Restaurant Recovery And Rebirth

At long last, Canada’s foodservice industry is beginning to see signs of positive change.

With the release of Restaurants Canada’s 2021 Foodservice Facts, it is becoming clear that in 2022, the industry is expected to not only rebound, but grow more than originally expected, as consumers are showing a willingness to return to restaurant dining.

Foodservice Facts is an annual report presenting the latest foodservice statistics, trends and forecasts, along with a detailed analysis of how they will affect foodservice operators. The authoritative annual research report is a valuable tool for foodservice operators and chains to plan, invest and forecast their activities for the year ahead.

In April 2020, Canada’s foodservice industry experienced its lowest level of sales in over two decades. While sales were expected to improve in 2021, the third wave of the pandemic caused another shutdown, with the elimination of in-person dining affecting restaurants, foodservice operators and suppliers across Canada.

However, despite the setbacks and challenges, the industry has been resilient, innovating, embracing new technologies, and exploring new revenue streams. It will take some time to bounce back, but expectations for 2022 show a promising return to pre-pandemic numbers:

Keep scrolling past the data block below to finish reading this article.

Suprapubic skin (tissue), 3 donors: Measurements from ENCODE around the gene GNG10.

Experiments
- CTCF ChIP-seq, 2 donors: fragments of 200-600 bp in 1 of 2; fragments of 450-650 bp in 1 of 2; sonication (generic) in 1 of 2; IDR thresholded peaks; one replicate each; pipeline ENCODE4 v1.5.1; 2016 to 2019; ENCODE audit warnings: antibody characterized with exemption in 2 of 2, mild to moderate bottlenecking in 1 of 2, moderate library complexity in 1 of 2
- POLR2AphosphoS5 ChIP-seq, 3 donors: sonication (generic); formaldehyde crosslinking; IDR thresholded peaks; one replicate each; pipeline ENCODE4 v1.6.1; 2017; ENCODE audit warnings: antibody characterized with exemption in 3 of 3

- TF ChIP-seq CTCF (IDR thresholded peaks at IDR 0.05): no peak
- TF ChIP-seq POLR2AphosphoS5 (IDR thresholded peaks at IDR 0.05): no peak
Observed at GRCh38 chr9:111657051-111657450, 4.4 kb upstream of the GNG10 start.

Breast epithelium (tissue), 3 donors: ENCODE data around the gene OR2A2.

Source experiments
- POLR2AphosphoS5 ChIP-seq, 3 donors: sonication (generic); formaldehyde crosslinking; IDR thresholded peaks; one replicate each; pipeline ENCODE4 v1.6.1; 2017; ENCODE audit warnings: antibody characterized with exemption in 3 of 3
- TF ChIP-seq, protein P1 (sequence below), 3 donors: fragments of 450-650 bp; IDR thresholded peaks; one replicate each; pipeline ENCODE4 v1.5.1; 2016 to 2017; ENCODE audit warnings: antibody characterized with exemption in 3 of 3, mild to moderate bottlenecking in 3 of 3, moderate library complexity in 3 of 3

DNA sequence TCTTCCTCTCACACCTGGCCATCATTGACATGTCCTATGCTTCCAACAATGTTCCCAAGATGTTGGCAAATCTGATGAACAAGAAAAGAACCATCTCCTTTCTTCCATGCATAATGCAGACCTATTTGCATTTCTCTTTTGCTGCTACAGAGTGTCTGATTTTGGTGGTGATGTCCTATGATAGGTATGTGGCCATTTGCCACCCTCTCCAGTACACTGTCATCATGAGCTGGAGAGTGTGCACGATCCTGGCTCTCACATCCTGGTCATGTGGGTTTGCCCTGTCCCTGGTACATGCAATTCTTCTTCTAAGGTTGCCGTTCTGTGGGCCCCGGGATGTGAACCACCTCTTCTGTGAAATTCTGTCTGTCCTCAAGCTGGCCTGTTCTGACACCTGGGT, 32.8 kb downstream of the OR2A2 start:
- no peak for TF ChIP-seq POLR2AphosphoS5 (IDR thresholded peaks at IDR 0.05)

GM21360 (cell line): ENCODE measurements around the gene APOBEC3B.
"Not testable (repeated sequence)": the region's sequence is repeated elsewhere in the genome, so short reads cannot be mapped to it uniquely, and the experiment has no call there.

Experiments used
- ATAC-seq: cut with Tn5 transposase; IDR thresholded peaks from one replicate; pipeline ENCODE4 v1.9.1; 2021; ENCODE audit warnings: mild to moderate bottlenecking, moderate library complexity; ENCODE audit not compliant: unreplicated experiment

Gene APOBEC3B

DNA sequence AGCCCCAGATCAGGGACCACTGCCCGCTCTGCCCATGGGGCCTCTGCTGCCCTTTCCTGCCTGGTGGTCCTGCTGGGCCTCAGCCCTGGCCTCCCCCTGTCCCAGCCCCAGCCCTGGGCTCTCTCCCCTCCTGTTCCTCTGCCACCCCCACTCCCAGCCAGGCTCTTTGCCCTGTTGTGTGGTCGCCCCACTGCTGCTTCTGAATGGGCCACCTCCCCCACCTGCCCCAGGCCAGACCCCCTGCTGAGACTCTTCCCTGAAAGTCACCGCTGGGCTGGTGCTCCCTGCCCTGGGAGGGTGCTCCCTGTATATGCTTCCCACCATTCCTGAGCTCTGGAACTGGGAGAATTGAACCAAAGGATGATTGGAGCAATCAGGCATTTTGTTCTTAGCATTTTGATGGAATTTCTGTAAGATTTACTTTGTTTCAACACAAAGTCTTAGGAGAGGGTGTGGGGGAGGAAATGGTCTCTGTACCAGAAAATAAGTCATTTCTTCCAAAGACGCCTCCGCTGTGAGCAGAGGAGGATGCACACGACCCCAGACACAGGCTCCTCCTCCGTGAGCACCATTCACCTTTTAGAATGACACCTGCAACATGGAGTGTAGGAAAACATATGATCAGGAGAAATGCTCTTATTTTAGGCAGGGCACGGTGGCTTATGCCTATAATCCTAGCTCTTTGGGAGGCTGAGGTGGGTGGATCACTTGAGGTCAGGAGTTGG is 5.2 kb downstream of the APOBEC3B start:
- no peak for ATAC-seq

• As of September 2021, almost 70% of Canadians (12 and older) are fully vaccinated
  • As a result of high vaccination rates, annual commercial foodservice sales are expected to increase to $63.9 billion, which is higher than the previous prediction of $61.1 billion. However, the industry is tempering optimism with vaccine passports coming into effect alongside a fourth wave of infection.
  • The projection of 2022 looks even more promising, as overall foodservice sales are expected to grow to nearly $80 billion, 3.8% higher than pre-pandemic levels

Chris Elliott, senior economist at Restaurants Canada, said that: “While the economic outlook has significantly improved, Restaurants Canada remains cautious when it comes to the timing of the recovery.”

Elliott continued: “We see our industry like a puzzle, trying to figure out what piece fits where, and figuring out how to fill in any gaps and holes in the industry. While our patios may be filling up and we can see that small pinhole of light at the end of the tunnel, it is not the time to relax or fall into old habits. We have survived the storm and now it’s time to learn from it.  It’s time to cautiously, yet optimistically, finish the puzzle.”

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